• A case study of genetic twins in which only one twin has been diagnosed with severe symptoms of autism has suggested that although autism may be hereditary, its severity may be the result of environmental factors.[15]
  • Although DNA is responsible for determining a wide variety of human traits, many scientists think that there is a secondary factor, called epigenetics, that determines when and how strongly these traits are manifested.[15]
  • DNA alone does not determine whether someone is at risk for developing alcohol use disorder. However, there are genes that either increase or decrease someone’s likelihood of addiction.[7]
  • Some people of Asian descent carry a unique gene that alters the rate of alcohol metabolism in a such a way that the experience of drinking is always unpleasant—thereby reducing the likelihood that its carriers will develop alcoholism.[7]
  • Geneticists believe that the same segment of DNA in the human genome is responsible for the development of both schizophrenia and bipolar disorder.[4]
  • Three percent of the funding for the Human Genome Project, which sought to map out the entire sequence of human DNA, was dedicated to investigating the legal, ethical, and social implications of genetic science.[13]
  • Friedrich Miescher
    Miescher was the first person to isolate nucleic acid
  • Although DNA was first discovered in 1869, by Swedish chemist Friedrich Miescher, it wasn’t until 1943 that scientists were able to demonstrate the role it plays in passing genes from parent to child.[5]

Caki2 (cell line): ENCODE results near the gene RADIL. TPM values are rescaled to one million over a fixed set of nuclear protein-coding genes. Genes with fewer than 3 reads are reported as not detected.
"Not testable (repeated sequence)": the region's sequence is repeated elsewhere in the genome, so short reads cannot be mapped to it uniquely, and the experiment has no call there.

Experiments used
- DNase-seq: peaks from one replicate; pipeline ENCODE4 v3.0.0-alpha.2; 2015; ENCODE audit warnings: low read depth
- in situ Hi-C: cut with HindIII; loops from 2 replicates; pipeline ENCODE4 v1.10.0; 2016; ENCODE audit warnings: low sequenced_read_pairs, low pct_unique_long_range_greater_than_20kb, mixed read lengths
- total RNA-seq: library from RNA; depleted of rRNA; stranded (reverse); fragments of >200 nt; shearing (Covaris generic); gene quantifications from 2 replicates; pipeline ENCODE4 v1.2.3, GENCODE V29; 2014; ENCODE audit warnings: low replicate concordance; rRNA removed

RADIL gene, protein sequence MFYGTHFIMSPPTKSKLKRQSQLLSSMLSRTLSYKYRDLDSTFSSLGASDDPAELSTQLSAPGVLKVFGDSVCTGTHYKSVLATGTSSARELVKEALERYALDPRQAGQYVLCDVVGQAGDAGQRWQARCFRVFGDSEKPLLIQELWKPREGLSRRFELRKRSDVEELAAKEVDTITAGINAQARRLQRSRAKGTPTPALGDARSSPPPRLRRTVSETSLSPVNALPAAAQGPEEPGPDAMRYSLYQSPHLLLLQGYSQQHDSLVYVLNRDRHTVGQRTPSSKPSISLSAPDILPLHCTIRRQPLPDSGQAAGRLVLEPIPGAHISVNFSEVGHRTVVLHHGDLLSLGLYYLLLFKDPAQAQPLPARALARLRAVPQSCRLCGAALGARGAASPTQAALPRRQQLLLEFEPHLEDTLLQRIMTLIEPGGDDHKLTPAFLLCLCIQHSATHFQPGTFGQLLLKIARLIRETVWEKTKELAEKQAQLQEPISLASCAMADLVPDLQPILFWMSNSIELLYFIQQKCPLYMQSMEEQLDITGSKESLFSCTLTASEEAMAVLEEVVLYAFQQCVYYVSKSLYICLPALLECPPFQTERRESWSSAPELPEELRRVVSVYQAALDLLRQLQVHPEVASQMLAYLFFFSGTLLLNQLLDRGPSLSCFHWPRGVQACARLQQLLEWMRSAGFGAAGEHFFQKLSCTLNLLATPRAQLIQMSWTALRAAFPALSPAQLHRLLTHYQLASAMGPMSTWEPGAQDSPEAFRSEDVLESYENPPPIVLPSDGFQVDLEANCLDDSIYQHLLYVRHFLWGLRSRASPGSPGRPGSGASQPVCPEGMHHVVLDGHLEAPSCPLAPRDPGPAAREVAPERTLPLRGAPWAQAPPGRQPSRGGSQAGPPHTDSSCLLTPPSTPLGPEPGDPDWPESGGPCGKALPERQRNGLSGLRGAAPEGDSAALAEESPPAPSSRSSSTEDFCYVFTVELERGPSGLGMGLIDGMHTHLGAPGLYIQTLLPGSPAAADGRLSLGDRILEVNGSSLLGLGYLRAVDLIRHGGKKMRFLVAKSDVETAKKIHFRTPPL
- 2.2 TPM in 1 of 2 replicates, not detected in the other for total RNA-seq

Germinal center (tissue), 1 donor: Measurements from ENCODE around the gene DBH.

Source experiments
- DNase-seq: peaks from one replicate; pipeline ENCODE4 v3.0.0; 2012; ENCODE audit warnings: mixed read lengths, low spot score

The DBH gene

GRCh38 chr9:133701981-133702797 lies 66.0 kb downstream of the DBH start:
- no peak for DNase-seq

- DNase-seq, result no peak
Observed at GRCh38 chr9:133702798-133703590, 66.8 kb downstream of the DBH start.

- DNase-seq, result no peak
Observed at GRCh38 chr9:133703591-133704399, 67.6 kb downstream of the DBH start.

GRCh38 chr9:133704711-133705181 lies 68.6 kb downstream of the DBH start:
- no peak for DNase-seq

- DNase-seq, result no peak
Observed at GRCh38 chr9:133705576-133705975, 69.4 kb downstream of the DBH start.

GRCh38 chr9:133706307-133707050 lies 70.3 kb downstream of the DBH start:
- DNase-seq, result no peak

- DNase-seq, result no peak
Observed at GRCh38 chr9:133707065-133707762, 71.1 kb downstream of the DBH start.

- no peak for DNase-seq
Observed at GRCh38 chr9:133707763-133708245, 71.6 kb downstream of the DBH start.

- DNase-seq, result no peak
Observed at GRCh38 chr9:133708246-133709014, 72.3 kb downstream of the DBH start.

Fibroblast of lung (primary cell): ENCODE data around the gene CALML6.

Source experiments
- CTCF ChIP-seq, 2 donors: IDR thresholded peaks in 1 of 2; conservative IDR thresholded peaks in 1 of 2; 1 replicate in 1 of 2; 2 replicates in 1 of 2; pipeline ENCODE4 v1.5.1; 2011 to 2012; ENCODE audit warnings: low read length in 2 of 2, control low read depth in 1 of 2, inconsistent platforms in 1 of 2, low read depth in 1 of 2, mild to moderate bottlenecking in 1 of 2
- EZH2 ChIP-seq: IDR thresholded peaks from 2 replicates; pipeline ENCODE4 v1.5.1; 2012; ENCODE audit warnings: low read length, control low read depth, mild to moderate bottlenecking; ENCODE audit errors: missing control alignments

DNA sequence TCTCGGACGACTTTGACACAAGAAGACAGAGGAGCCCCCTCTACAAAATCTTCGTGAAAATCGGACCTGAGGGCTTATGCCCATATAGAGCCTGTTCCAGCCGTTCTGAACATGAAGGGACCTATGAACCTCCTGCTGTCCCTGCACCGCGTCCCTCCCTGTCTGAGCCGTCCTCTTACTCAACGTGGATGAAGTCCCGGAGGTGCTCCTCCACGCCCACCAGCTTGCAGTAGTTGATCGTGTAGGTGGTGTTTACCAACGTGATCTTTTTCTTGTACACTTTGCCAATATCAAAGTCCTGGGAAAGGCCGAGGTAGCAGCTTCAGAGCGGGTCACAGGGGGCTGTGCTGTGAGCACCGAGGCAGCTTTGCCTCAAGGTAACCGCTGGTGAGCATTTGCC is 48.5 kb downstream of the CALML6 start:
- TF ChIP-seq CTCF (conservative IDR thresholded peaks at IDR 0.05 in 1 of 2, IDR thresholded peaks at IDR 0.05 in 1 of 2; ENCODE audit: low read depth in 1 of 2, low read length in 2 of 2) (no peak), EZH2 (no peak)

• The Human Genome Project waited until April 25, 2003, to announce the successful conclusion of their project so that the date would coincide with the 50th anniversary of the discovery of the double-helix structure of DNA.[13]
  • Due to its size and complexity, the DNA of human beings is believed to have evolved much further than that of any other organism.[13]
  • At the time of the 9/11 attacks, New York City’s disaster protocols failed to foresee the need for a forensics team responsible for using DNA to identify such a massive number of victims. As a result, some families had to wait many months before receiving confirmation that the remains of their loved ones had been found.[16]
  • Although a person’s mitochondrial DNA is an exact copy of their mother’s, two totally unrelated people can have mitochondrial DNA so similar that geneticists prefer not to use it for identification.[16]
  • The average time for a forensics response team to identify the victims of a mass attack or accident by using DNA is around 3 months. As a result of the 9/11 attacks, however, the state of New York was later prepared to identify all 265 passengers of a crashed American Airlines flight within a month of its occurrence.[16]
  • Eye color was shown to be a trait inherited through sex chromosomes when a lab tracked generations of fruit flies with white eyes, a feature only possessed by male flies.[6]
  • There are two kinds of DNA in a human body: nuclear DNA comes from both the father and the mother, while mitochondrial DNA is inherited solely from the mother.[16]
  • Identical twins have the same genetic code, whereas fraternal twins only share around half of the same DNA.[15]
  • Identical Twins DNA
    The similarities are more than skin deep

  • An identical twin who has a criminal co-twin is over 1.5 times more likely to commit a crime than a fraternal twin with a criminal sibling.[15]
  • Studies comparing identical twins separated at birth—twins who share the same genetic code but were raised by different people—have suggested that a person’s IQ is largely a result of heredity rather than environment.[15]
  • Human DNA samples can be collected from different sources, including blood, hair roots, and saliva.[16]
  • Scientists such as Gregor Mendel and Charles Darwin began hypothesizing about the existence of genes in the mid-1800s.[6]
  • Early names suggested by 19th century scientists for genes included “elementen” and “gemmules.”[6]